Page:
Make a list of the top deer hunting counties in Arkansas, and it’s a pretty safe bet that you will not include Faulkner.
Yeah, if I made such a list, I would not put Faulkner County on it — and we may be missing out on something.
Three Faulkner County deer were among the top winners at the recent Big Buck Classic, an annual event in Little Rock that brings out thousands, most of them wearing camo, to see the male deer which give the event its name and to just rub elbows with other outdoor people and to look at all sorts of displays.
They have those live snake displays at the show for a reason. People come to look and to shudder.
If there is anything a deer hunter likes to do, it’s to look at a "big rack." Stephen Sprueill, Dennis Holloway and James Maness gave them something to see this year. They are three who took their impressive deer in Faulkner County.
Don’t ask for exact locations. These are deer hunters, and they may be kin to fishermen who catch really big bass. They aren’t going to tell you. But Dennis Holloway did mention that two of the three big Faulkner bucks were killed within three miles of each other. We have to assume that Holloway’s was one of those two.
Stephen Sprueill took first place in the Big Buck Classic’s crossbow non-typical competition with his deer that tallied 131 6/8 on the Boone and Crockett scoring system.
Dennis Holloway was third in the crossbow typical competition with a buck that scored 129 1/8.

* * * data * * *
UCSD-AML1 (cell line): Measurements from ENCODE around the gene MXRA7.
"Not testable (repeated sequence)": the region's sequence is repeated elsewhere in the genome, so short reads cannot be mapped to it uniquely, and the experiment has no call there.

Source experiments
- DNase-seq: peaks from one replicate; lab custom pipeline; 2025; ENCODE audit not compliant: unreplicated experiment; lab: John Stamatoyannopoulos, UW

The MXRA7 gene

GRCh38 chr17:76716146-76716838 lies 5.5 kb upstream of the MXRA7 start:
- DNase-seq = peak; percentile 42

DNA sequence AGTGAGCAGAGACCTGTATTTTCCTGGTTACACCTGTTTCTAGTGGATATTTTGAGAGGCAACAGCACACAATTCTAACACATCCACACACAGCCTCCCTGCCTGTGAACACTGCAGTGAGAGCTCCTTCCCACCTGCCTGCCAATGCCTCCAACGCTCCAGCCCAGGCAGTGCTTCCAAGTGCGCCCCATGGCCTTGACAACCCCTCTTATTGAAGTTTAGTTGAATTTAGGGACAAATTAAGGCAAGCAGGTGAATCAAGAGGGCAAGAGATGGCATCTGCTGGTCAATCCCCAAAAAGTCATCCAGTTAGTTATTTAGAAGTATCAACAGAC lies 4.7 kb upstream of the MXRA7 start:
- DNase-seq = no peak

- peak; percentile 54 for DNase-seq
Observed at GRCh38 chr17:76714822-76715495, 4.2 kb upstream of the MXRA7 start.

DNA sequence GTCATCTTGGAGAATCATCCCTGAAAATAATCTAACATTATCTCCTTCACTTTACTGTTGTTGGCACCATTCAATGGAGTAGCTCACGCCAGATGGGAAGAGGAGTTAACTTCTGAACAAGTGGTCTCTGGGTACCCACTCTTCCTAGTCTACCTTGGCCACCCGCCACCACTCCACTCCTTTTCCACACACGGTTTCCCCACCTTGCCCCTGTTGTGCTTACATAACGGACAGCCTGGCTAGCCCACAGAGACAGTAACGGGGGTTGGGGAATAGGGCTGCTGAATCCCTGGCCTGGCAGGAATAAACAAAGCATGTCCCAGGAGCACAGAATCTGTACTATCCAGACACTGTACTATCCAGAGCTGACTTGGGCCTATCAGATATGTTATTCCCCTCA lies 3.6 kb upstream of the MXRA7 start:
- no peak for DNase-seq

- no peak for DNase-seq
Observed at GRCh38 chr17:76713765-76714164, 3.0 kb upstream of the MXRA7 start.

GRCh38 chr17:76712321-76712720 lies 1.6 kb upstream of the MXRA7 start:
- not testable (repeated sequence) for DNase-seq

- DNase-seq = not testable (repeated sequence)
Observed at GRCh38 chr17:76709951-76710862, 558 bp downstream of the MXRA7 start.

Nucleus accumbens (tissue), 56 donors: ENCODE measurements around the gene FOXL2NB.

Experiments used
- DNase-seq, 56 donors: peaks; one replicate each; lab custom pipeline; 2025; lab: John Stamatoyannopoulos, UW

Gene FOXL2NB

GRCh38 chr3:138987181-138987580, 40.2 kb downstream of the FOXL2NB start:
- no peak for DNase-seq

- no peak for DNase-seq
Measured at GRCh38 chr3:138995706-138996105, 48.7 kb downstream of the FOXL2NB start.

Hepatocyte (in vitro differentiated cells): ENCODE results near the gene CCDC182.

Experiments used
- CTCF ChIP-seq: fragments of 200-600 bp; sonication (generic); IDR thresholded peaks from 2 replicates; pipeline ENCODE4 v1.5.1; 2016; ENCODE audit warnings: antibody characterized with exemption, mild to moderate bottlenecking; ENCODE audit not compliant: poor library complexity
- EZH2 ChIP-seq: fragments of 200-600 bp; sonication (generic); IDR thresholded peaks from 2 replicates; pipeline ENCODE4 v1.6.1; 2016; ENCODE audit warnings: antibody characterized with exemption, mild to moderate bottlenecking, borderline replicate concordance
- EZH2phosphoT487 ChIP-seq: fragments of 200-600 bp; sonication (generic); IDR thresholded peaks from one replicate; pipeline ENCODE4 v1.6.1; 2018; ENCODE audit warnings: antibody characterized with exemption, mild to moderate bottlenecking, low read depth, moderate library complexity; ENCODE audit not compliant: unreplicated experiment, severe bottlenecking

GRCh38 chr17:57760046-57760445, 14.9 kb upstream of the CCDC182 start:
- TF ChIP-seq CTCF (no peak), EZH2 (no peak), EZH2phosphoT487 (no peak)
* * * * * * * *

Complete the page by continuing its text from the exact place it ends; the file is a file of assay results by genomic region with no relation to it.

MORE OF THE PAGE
James Maness was third in muzzle-loader competition with a buck that scored 82 1/8.
The Boone and Crockett scoring system is a complex measurement of all parts of a deer’s antlers — the main beams, the points and the circumference at the base. A scorer writes down all these readings of a tape measure, adds them up, and that is the score.
Arkansas deer with the largest racks tend to come from the lowlands of the eastern part of the state. This year’s winner was from Arkansas County, and photo of the rack shows horns that are as thick at the base as a big man’s wrist.
Scanning down the list of Big Buck Classic’s top deer, and other counties like Desha, Monroe and Prairie pop up in addition to Arkansas County, which had the most winners of any county. We’re talking about river bottom lands in east Arkansas, the lower White River and the Mississippi River.
Someone told us that deer in those areas have a balanced diet of acorns and soybeans.
Over the years in the Big Buck Classic competitions, there have been few, very few, deer among the winners that came from the piney woods section of our state, meaning south Arkansas where the numbers of deer are highest but the sizes of the animals aren’t nearly so high.
It’s interesting, also, that two of those three Faulkner winners were taken with crossbows. It shows to doubters that crossbows can be effective. At short range and in the hands of someone who has practiced, a crossbow will down a deer just like the ancient peasants on the ground did mounted and armored knights.
Notice those terms "short range" and "practice."
Here are two elements in successful deer hunting for anyone, and the method can be conventional archery, crossbow, muzzle-loader or big-hitting modern gun. Practice with your deer weapon to the point you are comfortable, confident and capable with it.
And don’t take bean-field shots at a deer with a crossbow.